Vashti & Esther: Two Models of Feminism
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Vashti & Esther: Two Models of Feminism

One queen is summoned by the king and refuses to come. The next queen competes in a beauty pageant and saves her people. Vashti and Esther are two of the rare female protagonists in Tanakh. The two are extremely different, but both can be seen as feminists in their own ways.

The megillah opens with Queen Vashti and King Achashverosh throwing concurrent parties for the kingdom. Achashverosh summons Vashti to appear at his party so that he can show off her beauty, and she refuses to comply. This is the only time in the megillah that an action is attributed to Vashti alone. Only two verbs are attributed to her throughout the megillah: first, ״עשתה,״ she threw a party, and then ״ותמאן,״ “and she refused” to come before the king. Vashti throwing a party wasn’t independent; it was parallel to the king throwing his own party. Therefore, according to the peshat, Vashti is defined by her single independent action of refusing to come before the king.

Vashti is defined by her single independent action of refusing to come before the king.

I see Vashti’s refusal to appear before the king as a feminist statement, refusing to participate in something that she didn’t believe in. Although Vashti’s actions have been viewed in different lights, positive and negative, by various midrashim, this view aligns mostly with with midrashim that were composed by rabbis living in Eretz Yisrael. She was uncomfortable complying with the king’s wishes and, according to this midrashic school of thought, she thought they were inappropriate. Vashti is one type of feminist, refusing to be a part of something she doesn’t believe in.

Esther infiltrates the system in order to effect change.

After Vashti’s big exit, Esther fills her place in the story. Esther goes the the palace as a part of the king’s beauty pageant, succumbing to a year of beauty treatments, hiding her Jewish identity, and using her allotted time with the king to win his favor. Esther infiltrates the system in order to effect change, knowing that even if she doesn’t believe in the system, winning the beauty pageant will give her power in Achashverosh’s court to accomplish her goal of saving the Jewish people. Esther is a very different kind of feminist from Vashti, working from inside the system rather than challenging it. Esther wins the king’s favor, and then, despite the danger to herself, approaches the king without being summoned in order to plead for the survival of her people.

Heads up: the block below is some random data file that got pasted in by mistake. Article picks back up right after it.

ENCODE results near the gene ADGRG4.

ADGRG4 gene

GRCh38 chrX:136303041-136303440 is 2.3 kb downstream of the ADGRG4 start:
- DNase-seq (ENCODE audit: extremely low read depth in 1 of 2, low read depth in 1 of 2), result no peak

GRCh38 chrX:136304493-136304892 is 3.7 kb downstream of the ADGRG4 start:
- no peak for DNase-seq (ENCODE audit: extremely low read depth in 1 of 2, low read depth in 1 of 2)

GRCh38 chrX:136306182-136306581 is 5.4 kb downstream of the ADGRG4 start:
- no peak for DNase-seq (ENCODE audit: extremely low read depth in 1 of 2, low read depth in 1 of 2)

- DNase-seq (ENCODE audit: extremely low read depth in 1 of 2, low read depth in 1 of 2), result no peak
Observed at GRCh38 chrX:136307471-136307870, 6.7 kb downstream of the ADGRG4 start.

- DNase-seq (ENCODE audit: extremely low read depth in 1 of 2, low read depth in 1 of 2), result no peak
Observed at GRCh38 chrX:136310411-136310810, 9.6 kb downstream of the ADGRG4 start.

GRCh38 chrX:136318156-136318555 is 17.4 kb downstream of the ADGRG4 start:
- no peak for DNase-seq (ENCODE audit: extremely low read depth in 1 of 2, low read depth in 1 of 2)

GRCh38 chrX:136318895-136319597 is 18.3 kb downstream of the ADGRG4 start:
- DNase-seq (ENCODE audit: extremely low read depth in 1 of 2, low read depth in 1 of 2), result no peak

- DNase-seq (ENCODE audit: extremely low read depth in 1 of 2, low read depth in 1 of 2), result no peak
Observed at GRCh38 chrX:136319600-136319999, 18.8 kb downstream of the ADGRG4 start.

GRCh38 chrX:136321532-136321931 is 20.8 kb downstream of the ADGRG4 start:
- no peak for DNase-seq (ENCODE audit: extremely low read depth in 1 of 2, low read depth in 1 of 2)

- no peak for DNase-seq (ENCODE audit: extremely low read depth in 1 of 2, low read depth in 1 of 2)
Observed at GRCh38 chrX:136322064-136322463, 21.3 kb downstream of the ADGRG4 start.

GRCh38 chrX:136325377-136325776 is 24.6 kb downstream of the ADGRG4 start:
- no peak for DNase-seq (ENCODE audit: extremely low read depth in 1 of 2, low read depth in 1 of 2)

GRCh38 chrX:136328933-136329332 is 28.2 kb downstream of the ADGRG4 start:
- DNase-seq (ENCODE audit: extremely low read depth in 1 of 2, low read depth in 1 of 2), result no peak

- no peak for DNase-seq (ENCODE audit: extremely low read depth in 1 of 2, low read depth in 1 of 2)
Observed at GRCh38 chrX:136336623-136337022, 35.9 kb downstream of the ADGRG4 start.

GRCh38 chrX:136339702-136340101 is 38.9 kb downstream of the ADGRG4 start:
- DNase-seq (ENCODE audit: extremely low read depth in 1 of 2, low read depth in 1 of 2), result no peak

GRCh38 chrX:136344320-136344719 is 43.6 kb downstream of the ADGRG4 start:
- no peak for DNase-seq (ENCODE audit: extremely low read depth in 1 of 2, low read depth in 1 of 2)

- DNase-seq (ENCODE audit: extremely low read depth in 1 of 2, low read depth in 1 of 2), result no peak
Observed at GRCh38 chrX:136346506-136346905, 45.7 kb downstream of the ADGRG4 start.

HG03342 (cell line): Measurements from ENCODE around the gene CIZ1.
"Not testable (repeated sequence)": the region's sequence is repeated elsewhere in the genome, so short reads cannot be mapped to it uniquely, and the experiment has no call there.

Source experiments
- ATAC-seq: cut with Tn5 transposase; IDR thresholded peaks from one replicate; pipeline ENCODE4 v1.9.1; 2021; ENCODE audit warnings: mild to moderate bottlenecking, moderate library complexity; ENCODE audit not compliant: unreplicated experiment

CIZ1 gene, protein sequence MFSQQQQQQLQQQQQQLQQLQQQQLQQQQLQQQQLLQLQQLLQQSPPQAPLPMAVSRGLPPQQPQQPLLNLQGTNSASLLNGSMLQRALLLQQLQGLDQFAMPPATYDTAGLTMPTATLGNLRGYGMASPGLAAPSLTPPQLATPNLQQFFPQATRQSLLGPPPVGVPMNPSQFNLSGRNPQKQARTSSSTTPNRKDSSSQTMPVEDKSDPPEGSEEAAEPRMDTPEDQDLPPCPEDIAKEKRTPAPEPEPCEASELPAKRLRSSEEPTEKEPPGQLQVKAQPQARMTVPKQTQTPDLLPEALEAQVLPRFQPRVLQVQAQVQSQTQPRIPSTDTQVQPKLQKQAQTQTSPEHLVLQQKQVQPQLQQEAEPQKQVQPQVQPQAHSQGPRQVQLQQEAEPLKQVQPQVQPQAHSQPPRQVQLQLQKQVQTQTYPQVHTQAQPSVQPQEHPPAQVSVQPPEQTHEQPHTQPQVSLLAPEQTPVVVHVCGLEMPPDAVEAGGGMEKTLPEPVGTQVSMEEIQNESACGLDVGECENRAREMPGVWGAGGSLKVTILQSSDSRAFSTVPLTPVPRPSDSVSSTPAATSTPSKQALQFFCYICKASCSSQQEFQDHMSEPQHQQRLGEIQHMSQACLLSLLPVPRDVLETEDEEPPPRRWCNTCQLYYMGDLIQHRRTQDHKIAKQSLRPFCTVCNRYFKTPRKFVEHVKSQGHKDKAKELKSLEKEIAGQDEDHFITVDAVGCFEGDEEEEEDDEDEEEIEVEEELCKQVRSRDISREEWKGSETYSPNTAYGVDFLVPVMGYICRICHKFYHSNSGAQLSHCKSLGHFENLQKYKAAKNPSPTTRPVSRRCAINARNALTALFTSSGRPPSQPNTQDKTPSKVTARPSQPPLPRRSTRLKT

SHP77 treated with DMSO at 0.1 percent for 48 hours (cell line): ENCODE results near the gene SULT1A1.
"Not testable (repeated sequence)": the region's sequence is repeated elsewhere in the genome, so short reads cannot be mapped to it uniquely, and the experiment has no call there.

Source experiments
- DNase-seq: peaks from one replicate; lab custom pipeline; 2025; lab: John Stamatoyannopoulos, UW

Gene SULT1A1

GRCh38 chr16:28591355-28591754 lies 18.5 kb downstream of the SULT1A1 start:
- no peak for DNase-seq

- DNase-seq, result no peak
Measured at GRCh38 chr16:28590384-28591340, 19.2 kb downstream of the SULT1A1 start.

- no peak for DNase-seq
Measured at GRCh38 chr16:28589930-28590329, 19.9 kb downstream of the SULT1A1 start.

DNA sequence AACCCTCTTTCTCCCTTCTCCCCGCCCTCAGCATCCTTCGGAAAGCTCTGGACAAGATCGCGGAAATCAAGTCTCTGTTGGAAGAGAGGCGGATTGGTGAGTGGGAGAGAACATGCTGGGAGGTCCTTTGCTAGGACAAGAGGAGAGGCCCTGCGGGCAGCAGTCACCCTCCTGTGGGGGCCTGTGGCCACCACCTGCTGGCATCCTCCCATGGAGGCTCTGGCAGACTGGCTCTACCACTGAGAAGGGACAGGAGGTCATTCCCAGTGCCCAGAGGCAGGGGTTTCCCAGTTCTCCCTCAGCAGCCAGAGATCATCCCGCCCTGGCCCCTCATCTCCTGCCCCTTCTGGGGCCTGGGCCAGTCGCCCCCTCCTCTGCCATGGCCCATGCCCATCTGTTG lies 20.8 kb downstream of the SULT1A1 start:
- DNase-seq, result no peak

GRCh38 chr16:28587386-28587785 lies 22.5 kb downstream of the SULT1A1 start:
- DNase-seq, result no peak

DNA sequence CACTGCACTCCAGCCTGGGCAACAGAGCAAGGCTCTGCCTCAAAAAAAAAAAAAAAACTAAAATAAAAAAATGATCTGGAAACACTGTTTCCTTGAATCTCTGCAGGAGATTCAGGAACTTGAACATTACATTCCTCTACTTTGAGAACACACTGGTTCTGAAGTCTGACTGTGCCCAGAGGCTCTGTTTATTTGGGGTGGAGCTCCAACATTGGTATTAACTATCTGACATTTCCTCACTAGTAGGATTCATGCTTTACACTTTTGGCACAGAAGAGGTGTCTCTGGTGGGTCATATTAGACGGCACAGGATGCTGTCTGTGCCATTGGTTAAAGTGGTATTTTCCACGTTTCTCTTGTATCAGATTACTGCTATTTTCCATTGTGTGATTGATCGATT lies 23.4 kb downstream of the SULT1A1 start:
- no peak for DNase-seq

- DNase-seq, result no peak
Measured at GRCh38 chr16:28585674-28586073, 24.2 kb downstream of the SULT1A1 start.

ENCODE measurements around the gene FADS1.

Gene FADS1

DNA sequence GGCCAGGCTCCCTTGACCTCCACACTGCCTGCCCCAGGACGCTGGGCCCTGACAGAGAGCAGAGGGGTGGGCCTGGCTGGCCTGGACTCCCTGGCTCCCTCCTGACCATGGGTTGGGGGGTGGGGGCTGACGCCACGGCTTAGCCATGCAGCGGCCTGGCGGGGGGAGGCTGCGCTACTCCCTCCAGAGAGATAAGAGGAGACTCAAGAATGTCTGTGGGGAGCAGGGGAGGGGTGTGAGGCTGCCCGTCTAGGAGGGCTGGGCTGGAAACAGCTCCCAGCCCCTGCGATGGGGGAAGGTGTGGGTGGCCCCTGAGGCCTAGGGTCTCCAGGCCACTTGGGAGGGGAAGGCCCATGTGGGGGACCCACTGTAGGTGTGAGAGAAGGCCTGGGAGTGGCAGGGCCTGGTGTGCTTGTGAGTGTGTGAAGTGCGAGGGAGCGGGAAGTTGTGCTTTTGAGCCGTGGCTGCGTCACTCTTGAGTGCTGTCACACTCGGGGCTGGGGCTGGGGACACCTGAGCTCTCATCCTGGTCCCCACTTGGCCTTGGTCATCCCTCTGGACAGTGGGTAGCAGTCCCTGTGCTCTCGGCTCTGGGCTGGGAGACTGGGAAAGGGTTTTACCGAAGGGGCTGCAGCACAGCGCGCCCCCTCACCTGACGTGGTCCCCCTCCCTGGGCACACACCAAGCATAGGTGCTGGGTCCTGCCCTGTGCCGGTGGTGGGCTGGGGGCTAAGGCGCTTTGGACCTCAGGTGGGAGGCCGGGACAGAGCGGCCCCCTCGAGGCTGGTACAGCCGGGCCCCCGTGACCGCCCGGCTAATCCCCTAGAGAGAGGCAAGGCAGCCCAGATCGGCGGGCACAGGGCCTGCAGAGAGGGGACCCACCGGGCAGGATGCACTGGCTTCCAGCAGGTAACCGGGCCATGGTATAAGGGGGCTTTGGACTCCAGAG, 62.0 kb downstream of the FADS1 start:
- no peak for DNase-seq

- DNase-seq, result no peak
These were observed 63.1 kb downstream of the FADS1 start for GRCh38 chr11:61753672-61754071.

We need both kinds of feminists in our world.

We need both kinds of feminists in our world. Feminists who leave the system show us that the problems within the system are serious and empower us to speak out. They teach us that there are situations where you can’t find a solution and leaving is the only option. They are brave because sometimes, leaving is harder than staying. But we also need feminists who work within the system, because the leaders in the system will only listen to their own. They sacrifice by remaining in a system where they aren’t happy in order to enable change.

Issues about women’s roles in Orthodox Judaism are only growing as time goes on, but I love orthodoxy and I’m not ready to give up yet.

I am a feminist who works within the system. Issues about women’s roles in Orthodox Judaism are only growing as time goes on, but I love orthodoxy and I’m not ready to give up yet. I believe that working from the inside, I can effect the greatest possible change, so I stay and work from within.

The Purim story comes full circle. At the beginning, Achashverosh calls Vashti, and she risks her life by refusing to come to him. At the end, Esther risks her life by going to Achashverosh without being called. Both women take risks by defying the king and both women are feminists, but they are vastly different kinds of feminists; it takes both types of feminists to accomplish change.

Josephine Schizer is a student at the Ramaz Upper School. She is passionate about women’s tefillah and coordinates a monthly women’s tefillah group at her synagogue, Congregation Ramath Orah. 

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